Avast Blog – 10.3.22
Getting infected with malware isn’t just clicking on an errant file, but it usually occurs because an entire ecosystem is created by attackers to fool you into actually doing the click. This is the very technique behind something called SEO poisoning, in which seemingly innocent searches can tempt you with malware-infested links.
Source: SEO poisoning: Beware of suspicious links to avoid malware infections
Avast Blog – 9.23.22
This week, in one of the biggest leaks in videogame history, a GTAForums user by the name of “teapotuberhacker” posted 90 videos from a test build of Grand Theft Auto 6. Gameplay scenes include a waffle shop robbery, some Vice City locations, and two playable characters. The clips have been shared and eventually made their way onto YouTube, Twitter, Reddit, and other sites. The hacker also claims to have stolen GTA 5 and 6 source code.
Source: GTA 6 footage leaks online
Kaspersky Blog – 9.23.22
We’re witnessing a new malicious mass-mailing campaign aimed at company employees using Agent Tesla spyware attachments. This time, when creating their e-mail messages, the attackers pay special attention to detail — so that their messages can really be mistaken for regular business e-mails with attached documents. Their final goal is to trick the recipient into opening the attached archive to then execute the malicious file.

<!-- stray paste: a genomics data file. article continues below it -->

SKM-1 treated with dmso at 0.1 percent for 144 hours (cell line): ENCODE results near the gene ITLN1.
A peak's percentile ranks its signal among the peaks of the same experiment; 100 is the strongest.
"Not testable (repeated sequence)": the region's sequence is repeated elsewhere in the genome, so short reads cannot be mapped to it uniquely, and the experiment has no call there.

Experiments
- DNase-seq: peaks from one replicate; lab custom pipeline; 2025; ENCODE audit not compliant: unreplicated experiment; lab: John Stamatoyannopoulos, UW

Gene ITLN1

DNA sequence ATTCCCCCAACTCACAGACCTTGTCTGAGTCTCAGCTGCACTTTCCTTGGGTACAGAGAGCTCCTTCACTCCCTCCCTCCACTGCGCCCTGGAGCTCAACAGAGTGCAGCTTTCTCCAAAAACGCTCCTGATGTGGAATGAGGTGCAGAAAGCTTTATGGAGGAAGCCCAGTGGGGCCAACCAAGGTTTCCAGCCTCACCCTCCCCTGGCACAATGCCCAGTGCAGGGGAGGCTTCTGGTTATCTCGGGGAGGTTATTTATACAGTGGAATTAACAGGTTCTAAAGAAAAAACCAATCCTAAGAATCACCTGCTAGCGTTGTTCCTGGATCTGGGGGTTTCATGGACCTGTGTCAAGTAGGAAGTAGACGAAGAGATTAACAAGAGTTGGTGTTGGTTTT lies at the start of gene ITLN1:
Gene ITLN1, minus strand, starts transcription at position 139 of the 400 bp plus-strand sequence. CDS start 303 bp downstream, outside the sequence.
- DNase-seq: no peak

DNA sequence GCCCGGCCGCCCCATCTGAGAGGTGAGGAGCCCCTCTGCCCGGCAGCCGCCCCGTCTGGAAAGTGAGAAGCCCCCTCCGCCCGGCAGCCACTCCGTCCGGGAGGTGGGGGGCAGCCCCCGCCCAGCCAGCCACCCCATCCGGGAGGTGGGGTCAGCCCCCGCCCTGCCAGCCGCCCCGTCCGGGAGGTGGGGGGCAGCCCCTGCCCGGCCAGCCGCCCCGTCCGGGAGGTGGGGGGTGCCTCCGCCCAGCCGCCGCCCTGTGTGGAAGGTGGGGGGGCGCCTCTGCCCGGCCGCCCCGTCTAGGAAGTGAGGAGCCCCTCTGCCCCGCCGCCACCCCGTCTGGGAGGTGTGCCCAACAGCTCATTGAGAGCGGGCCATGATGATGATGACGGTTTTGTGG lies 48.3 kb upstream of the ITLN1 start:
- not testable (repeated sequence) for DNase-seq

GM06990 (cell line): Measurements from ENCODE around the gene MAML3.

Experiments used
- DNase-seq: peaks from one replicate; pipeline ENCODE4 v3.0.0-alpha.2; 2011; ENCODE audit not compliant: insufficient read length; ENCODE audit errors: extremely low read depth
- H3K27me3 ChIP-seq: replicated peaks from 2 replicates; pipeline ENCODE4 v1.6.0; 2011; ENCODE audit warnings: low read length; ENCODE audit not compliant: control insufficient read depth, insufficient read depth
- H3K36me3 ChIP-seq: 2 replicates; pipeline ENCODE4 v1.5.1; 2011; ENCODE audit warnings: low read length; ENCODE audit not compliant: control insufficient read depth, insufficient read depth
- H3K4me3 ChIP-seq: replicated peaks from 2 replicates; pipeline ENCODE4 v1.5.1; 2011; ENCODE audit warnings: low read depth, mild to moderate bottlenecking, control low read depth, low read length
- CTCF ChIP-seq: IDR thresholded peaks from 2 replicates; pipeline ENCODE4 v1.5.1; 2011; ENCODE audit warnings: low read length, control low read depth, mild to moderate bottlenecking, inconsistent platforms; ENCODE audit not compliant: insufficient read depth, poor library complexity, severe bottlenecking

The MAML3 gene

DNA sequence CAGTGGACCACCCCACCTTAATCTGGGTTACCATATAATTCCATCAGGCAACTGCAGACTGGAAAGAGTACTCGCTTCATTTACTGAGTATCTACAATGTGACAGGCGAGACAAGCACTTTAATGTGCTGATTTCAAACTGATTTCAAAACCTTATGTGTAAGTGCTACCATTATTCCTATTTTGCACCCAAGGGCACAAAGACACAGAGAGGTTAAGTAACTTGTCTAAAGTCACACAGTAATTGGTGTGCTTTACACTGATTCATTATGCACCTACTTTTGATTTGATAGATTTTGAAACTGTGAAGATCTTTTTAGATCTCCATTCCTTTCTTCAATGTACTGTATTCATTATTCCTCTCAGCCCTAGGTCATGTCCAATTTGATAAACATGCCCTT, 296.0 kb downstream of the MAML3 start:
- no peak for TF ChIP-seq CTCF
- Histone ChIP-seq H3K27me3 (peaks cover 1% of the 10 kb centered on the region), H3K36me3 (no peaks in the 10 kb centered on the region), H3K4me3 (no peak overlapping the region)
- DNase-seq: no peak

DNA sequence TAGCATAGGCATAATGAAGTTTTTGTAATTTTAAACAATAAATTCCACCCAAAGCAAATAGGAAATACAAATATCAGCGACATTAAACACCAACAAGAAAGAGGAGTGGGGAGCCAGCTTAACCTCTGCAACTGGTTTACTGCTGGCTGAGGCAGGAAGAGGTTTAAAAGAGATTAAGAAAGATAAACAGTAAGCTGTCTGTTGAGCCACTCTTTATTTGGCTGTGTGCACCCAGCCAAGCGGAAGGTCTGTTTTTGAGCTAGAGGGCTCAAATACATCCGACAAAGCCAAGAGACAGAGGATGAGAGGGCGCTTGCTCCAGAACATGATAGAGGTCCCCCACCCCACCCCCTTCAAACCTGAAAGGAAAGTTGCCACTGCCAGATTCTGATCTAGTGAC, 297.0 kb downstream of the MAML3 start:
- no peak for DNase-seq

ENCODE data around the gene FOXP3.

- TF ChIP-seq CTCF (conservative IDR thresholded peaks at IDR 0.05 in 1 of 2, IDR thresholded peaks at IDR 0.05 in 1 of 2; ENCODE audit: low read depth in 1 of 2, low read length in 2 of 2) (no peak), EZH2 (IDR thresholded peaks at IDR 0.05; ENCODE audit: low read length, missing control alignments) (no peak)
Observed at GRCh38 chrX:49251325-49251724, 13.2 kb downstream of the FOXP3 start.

Source: Agent Tesla trojan in spam
Avast Blog – 9.17.22 (9.16.22)
A string of recent articles has identified ransomware as the world’s greatest cybersecurity threat, especially with groups like Black Basta offering ransomware as a service. As of late June, Black Basta alone had struck nearly 50 victims with a strain of ransomware first deployed in April. Another group, Conti, managed to successfully target more than 40 organizations in a 33-day spree during the holiday season of 2021.
Source: 3 ways to protect your business from ransomware
Avast Blog – 9.16.22
Chris Hartman, senior director of fuels, forecourt, advertising, and construction at convenience store chain Rutter’s believes that autonomous stores may be the next big thing in retail tech. Autonomous stores function without a human cashier and offer their customers easy and frictionless checkout. One such example is the Amazon Go store, which allows members to put their desired items in a virtual cart and then simply walk out with their purchases.
Source: Autonomous stores could change the retail game